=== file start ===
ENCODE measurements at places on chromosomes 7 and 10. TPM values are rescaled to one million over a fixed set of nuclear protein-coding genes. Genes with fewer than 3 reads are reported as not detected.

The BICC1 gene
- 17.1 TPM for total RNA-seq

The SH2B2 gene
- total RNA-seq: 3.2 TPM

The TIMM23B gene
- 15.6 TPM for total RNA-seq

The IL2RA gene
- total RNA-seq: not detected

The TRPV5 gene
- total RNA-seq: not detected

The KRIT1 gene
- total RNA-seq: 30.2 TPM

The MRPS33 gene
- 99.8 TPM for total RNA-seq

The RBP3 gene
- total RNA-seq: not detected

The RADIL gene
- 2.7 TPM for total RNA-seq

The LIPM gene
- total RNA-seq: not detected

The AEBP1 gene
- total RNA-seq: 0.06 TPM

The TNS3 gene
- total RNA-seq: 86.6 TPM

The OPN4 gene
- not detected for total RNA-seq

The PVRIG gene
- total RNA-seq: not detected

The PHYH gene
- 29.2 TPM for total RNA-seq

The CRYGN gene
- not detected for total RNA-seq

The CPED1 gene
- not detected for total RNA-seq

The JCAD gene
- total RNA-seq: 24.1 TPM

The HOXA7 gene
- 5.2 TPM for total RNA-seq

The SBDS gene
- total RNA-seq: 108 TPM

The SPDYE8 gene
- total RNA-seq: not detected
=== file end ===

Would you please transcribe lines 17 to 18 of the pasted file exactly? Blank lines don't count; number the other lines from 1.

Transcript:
- total RNA-seq: not detected

The RADIL gene